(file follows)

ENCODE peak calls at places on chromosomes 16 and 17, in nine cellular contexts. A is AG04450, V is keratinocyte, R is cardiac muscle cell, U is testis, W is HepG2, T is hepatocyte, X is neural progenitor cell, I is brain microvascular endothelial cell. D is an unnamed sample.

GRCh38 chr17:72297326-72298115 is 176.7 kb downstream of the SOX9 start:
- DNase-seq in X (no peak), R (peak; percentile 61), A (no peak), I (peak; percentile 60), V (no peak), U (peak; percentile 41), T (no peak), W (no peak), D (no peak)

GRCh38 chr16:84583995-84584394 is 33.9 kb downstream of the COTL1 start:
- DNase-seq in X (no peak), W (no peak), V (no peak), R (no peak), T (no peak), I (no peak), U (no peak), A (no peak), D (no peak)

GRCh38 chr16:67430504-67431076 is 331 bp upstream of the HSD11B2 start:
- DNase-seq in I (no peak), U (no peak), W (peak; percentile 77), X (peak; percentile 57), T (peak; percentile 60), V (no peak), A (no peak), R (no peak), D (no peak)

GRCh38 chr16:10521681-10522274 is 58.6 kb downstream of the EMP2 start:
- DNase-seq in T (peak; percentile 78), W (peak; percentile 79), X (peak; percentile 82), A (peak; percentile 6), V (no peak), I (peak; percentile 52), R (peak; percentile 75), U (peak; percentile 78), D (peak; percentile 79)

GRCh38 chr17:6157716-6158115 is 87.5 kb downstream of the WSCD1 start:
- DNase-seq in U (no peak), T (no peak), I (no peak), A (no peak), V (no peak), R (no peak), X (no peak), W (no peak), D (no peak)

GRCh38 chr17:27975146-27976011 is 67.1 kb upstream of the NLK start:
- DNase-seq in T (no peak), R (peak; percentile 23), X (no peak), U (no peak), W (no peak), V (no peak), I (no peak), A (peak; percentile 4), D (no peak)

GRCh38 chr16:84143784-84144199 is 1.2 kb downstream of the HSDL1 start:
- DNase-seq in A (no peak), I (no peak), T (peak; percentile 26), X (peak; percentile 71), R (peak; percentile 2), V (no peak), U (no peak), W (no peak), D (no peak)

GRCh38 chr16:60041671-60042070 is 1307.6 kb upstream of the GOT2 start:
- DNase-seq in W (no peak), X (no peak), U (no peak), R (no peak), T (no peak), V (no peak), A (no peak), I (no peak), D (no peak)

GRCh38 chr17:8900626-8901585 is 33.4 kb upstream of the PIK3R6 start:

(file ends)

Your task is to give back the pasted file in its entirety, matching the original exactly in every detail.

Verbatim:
ENCODE peak calls at places on chromosomes 16 and 17, in nine cellular contexts. A is AG04450, V is keratinocyte, R is cardiac muscle cell, U is testis, W is HepG2, T is hepatocyte, X is neural progenitor cell, I is brain microvascular endothelial cell. D is an unnamed sample.

GRCh38 chr17:72297326-72298115 is 176.7 kb downstream of the SOX9 start:
- DNase-seq in X (no peak), R (peak; percentile 61), A (no peak), I (peak; percentile 60), V (no peak), U (peak; percentile 41), T (no peak), W (no peak), D (no peak)

GRCh38 chr16:84583995-84584394 is 33.9 kb downstream of the COTL1 start:
- DNase-seq in X (no peak), W (no peak), V (no peak), R (no peak), T (no peak), I (no peak), U (no peak), A (no peak), D (no peak)

GRCh38 chr16:67430504-67431076 is 331 bp upstream of the HSD11B2 start:
- DNase-seq in I (no peak), U (no peak), W (peak; percentile 77), X (peak; percentile 57), T (peak; percentile 60), V (no peak), A (no peak), R (no peak), D (no peak)

GRCh38 chr16:10521681-10522274 is 58.6 kb downstream of the EMP2 start:
- DNase-seq in T (peak; percentile 78), W (peak; percentile 79), X (peak; percentile 82), A (peak; percentile 6), V (no peak), I (peak; percentile 52), R (peak; percentile 75), U (peak; percentile 78), D (peak; percentile 79)

GRCh38 chr17:6157716-6158115 is 87.5 kb downstream of the WSCD1 start:
- DNase-seq in U (no peak), T (no peak), I (no peak), A (no peak), V (no peak), R (no peak), X (no peak), W (no peak), D (no peak)

GRCh38 chr17:27975146-27976011 is 67.1 kb upstream of the NLK start:
- DNase-seq in T (no peak), R (peak; percentile 23), X (no peak), U (no peak), W (no peak), V (no peak), I (no peak), A (peak; percentile 4), D (no peak)

GRCh38 chr16:84143784-84144199 is 1.2 kb downstream of the HSDL1 start:
- DNase-seq in A (no peak), I (no peak), T (peak; percentile 26), X (peak; percentile 71), R (peak; percentile 2), V (no peak), U (no peak), W (no peak), D (no peak)

GRCh38 chr16:60041671-60042070 is 1307.6 kb upstream of the GOT2 start:
- DNase-seq in W (no peak), X (no peak), U (no peak), R (no peak), T (no peak), V (no peak), A (no peak), I (no peak), D (no peak)

GRCh38 chr17:8900626-8901585 is 33.4 kb upstream of the PIK3R6 start: